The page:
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Notable cars are hotting the auction block with Auctions America on May 11-13.
The0retical's post and the fact that I had one needing to be done seemed to align. So I figured I would share how I usually do it. Others may have other methods. So do I, but this all this tank needs.
This here is a fuel tank from an old Fiat
It is actually in really nice shape, but to see all of the issues it needs to be clean. The easy button for me is to send it to a local company who specializes in acid dipping cars. I give them $60-100 depending on the tank and get it back in a week or two like this
It is totally clean at this point. All rust, varnish, grease, oil and factory galvanizing is gone.
Now I realize I am very lucky to be able to have this done quickly and inexpensively so here is the GRM solution It is messy, kinda dangerous and inexpensive.
Go to Lowes Depot and purchase a gallon of muriatic acid
Plug all holes with rubber, hose clamps, tape... whatever. Fill your tank 3/4 full with HOT water. Pour in the acid. Block off the filler neck and rotate the tank every ten minutes until you are positive that every square millimeter has been exposed to the solution for 20 or more minutes.
Pour out the rusty acid solution into a drum or large bucket and neutralize for safety. I used baking soda
Marvel that the innards of your tank went from this
Note: there is no way I would ever do this again. It was a huge, stinky, skin burning mess. Neutralizing the acid kept foaming it up, my patio is still stained from it 8 years later. But it was under $10 If your tank is actually perforated and leaking fuel it will also be leaking the strong acid solution. It sucks, it is unnerving, your wife will hate you for it.
OK back to this Fiat tank today
now that it is clean we can see the issues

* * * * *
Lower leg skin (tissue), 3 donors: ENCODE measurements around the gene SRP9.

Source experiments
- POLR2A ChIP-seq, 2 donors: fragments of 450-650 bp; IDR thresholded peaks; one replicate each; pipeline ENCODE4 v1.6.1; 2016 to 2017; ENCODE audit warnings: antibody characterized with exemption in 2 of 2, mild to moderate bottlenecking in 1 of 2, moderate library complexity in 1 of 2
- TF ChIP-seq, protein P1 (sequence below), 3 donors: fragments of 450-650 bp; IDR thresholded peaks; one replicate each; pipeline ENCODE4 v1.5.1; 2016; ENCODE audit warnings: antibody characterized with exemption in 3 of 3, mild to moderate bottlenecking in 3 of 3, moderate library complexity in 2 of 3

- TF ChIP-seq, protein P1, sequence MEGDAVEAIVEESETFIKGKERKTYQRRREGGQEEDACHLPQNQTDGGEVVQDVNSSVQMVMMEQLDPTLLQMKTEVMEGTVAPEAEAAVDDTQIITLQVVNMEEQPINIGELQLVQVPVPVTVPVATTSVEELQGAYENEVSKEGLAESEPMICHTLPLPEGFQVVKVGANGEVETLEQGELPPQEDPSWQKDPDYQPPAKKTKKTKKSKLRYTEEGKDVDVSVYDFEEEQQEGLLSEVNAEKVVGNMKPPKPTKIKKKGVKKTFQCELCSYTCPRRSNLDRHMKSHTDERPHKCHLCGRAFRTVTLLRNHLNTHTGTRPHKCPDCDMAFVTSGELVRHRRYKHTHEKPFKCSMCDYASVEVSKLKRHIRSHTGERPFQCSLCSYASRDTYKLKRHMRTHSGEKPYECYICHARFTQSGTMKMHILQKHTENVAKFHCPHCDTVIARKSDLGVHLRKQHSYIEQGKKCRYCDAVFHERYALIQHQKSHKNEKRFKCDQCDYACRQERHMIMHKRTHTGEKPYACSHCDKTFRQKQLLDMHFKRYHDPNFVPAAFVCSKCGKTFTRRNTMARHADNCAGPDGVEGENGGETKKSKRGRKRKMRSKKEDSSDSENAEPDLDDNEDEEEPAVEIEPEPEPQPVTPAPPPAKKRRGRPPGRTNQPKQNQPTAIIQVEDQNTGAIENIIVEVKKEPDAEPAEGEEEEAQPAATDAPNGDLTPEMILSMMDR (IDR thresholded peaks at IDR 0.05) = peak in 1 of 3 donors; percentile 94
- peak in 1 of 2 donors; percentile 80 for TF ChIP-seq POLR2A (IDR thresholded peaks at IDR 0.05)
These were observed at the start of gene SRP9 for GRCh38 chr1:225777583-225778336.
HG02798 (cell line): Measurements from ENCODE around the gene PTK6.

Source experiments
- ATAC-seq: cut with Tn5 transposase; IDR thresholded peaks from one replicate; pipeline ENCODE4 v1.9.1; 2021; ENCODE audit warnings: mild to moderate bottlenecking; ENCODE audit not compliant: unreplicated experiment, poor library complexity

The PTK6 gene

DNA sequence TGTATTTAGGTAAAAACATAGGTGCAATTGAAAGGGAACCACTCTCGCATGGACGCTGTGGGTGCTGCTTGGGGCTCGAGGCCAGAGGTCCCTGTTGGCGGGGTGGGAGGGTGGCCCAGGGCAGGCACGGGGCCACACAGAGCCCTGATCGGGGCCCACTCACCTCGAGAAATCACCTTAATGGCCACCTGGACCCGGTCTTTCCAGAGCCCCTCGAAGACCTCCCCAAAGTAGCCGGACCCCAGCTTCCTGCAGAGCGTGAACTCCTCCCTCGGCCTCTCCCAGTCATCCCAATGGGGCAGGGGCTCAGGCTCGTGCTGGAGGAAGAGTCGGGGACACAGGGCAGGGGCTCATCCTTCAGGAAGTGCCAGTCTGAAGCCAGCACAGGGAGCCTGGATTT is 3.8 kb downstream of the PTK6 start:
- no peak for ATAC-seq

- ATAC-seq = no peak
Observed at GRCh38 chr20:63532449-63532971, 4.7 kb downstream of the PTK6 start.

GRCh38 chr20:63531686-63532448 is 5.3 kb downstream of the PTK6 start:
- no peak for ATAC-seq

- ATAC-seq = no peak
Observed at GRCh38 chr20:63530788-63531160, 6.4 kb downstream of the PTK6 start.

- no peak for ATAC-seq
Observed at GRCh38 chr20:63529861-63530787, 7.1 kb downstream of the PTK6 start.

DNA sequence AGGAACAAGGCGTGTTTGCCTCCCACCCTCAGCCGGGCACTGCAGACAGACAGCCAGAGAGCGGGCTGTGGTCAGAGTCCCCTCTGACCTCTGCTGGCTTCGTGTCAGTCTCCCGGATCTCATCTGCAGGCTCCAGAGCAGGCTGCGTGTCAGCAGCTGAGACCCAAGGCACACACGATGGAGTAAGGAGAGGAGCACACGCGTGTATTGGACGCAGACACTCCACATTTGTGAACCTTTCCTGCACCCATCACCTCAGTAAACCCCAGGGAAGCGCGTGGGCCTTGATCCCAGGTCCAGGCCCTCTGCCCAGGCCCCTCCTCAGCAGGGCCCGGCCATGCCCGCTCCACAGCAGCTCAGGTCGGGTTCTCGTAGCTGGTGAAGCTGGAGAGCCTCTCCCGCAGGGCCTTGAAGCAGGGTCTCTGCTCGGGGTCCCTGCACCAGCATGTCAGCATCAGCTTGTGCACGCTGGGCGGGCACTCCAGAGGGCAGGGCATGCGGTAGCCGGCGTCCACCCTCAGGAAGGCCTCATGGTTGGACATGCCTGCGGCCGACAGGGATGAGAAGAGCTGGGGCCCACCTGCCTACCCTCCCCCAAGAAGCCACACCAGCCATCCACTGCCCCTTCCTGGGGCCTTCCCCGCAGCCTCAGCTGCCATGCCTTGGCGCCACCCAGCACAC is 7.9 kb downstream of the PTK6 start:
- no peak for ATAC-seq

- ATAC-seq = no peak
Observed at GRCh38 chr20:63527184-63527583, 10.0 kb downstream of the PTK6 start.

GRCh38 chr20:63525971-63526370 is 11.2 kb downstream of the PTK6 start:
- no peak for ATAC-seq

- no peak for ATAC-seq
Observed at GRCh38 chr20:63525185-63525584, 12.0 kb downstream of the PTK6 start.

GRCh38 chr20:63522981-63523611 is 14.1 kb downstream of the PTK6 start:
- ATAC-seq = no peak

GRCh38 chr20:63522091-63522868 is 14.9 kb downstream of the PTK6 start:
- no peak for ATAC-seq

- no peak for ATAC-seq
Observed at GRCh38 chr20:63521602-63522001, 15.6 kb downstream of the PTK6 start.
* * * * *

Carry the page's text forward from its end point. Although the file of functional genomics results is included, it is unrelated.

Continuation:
Tools for this step are
The liquid acid flux is only available via welding shops around here. It is critical. Flux pastes will not work. The solder is regular old lead free plumbing solder
Clean the area with a wire brush
heat with the propane torch, dab some flux with an acid brush to clean, apply the heat again and start flowing the solder over the area
File the high spots down (if you care to, totally unnecessary)
And continue to the next area.
It will be a mess of sticky burnt flux but that cleans off with a little solvent
When you have the tanks professionally dipped they have to drill a hole in them to ensure they get the air bubble out and the acid in. This one is 3/8" (they actually do this to the roofs of most cars too!)
Popped a 7/16" plug with the press punch
Soldered in place
Whole tank cleaned up
The reason I am soldering instead of welding is that fuel tanks are really, really thin. Some as thin as 24ga and to cut back far enough to get real metal to weld to I would most likely be remaking the entire bottom of this tank to fix that one corner. Brazing is another solution but the higher heat necessary will usually burn back the delicate lace of metal resulting in even larger gaps to try and seal.